The Environmental Protection Agency is poised to roll back pollution rules on new vehicles, according to a New York Times report. In the days ahead, President Trump's EPA, led by Scott Pruitt, is expected to weaken requirements that new vehicles meet certain greenhouse gas emissions and fuel economy standards.
The requirements, put in place during the Obama administration, are intended to combat climate change. Mr. Trump's administration has been skeptical of climate change, and Pruitt monitored the removal of climate change references from the EPA's website.
The EPA did not deny any proposed changes in auto requirements in a statement to CBS News, saying there will be a final determination on Sunday.
"The draft determination has been sent to OMB (Office of Management and Budget) and is undergoing interagency review. A final determination will be signed by April 1, 2018, consistent with the original timeline," said EPA spokesperson Liz Bowman.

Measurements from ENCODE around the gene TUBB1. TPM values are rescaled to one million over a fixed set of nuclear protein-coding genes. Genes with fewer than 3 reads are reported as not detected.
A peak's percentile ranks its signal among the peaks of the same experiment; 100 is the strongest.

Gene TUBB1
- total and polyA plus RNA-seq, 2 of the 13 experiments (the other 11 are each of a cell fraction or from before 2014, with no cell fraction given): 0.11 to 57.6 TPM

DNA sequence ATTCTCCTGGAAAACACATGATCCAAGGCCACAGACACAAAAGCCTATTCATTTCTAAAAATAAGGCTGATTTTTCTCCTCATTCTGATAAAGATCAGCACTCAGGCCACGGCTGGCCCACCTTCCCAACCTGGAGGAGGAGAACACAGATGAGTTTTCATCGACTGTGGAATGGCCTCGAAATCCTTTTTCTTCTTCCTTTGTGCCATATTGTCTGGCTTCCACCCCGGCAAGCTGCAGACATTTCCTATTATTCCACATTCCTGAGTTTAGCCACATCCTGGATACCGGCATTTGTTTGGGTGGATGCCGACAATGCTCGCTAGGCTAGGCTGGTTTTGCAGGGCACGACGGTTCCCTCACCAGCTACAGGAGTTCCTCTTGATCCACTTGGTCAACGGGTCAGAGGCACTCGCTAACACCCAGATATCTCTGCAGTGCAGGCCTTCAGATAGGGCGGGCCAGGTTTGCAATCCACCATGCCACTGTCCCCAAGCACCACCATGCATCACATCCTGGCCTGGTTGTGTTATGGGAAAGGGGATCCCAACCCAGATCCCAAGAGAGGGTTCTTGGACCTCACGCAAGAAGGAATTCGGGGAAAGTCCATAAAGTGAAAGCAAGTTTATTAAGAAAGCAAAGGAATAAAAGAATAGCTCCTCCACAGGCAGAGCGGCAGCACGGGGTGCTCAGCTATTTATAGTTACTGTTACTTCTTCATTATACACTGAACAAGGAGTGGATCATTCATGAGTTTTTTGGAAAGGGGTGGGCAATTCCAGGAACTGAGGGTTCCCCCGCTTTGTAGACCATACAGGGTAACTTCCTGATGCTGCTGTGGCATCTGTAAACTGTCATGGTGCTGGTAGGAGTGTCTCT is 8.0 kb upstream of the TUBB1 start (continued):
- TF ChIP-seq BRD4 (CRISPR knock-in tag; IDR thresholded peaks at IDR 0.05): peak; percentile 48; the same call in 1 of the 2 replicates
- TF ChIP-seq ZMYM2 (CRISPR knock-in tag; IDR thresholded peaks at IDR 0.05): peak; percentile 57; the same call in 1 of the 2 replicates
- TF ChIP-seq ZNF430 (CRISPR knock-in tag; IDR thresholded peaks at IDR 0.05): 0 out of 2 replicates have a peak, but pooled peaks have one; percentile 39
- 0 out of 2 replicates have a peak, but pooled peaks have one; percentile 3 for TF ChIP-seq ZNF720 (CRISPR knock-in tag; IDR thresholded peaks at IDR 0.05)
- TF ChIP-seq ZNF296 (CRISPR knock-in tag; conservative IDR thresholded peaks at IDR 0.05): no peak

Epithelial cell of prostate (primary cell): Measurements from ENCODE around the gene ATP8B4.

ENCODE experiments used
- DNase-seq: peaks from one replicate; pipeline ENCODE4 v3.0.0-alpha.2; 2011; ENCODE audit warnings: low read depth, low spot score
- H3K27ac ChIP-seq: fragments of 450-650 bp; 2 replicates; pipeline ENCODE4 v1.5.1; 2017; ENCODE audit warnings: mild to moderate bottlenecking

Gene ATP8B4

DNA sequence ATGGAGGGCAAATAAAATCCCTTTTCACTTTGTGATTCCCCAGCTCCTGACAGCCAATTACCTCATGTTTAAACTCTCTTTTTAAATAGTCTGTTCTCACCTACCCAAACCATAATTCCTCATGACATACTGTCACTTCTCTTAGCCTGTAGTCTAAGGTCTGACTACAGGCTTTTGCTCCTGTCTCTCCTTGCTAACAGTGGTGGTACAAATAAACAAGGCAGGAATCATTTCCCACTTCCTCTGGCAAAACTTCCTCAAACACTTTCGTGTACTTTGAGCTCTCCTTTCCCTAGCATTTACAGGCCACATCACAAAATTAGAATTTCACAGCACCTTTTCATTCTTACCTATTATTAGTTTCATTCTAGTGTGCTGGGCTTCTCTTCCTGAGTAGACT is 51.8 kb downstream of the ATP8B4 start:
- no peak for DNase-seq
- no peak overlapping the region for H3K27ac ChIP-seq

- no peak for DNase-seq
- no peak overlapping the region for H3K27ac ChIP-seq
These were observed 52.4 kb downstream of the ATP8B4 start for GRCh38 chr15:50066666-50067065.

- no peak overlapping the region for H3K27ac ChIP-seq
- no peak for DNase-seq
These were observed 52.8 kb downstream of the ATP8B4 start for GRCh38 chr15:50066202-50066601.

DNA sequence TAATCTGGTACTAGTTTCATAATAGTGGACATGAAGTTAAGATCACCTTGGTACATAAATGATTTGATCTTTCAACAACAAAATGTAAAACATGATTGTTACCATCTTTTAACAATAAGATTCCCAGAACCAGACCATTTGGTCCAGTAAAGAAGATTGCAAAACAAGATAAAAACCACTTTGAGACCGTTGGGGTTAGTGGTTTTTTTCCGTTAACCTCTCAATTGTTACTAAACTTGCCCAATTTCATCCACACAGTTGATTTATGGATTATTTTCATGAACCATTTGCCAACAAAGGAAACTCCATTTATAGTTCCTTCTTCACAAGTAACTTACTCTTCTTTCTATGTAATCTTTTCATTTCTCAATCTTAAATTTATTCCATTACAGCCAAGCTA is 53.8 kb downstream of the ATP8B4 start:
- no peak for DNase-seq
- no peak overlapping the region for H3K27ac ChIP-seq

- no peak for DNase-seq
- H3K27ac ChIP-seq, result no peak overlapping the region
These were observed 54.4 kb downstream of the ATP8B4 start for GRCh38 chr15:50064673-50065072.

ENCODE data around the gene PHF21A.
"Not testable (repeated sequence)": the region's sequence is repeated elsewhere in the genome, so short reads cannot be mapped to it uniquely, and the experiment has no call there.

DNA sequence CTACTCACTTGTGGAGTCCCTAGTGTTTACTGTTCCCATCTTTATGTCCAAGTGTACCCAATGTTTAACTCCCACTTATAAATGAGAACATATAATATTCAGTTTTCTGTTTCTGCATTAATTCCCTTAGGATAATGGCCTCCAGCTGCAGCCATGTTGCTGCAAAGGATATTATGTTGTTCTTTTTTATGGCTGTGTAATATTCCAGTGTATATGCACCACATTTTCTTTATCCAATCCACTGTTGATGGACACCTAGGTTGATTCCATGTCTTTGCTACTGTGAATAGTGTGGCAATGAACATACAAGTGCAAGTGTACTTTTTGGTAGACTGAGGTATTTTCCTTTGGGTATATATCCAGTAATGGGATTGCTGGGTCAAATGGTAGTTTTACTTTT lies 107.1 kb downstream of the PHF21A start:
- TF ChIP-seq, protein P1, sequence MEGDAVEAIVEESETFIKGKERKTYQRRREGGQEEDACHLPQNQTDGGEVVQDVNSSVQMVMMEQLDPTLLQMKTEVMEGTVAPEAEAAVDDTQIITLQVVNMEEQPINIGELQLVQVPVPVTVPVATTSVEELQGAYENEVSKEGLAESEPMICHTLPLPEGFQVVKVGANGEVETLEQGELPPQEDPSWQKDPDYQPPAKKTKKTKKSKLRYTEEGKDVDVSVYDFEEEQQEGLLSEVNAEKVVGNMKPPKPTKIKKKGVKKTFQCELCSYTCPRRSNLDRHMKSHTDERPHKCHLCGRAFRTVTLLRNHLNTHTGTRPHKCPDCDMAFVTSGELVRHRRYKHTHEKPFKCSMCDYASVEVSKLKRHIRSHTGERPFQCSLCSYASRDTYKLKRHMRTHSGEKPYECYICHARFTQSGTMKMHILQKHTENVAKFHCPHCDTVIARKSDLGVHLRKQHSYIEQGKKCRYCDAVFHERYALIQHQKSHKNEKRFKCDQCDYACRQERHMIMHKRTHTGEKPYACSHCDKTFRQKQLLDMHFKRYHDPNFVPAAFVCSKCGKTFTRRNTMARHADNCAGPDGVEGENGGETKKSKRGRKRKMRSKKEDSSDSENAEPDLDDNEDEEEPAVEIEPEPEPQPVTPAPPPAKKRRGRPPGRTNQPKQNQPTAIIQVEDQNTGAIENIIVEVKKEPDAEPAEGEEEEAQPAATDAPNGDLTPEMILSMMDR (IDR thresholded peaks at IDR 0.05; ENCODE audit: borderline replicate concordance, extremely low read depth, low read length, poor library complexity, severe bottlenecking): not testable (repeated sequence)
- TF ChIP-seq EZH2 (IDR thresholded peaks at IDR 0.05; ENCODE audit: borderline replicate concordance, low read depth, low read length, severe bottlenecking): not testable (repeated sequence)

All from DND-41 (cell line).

Mr. Trump has been skeptical of climate change. In December 2016, Mr. Trump said he is "open-minded" about climate change, and that "nobody really knows" the truth about the issue.
"I'm very open-minded. I'm still open-minded," he said. "Nobody really knows."
Mr. Trump's decision to withdraw from the Paris climate accord in 2017 also drew serious criticism. But Mr. Trump has emphasized that he believes too-strict regulations hold the country back from innovating and growth.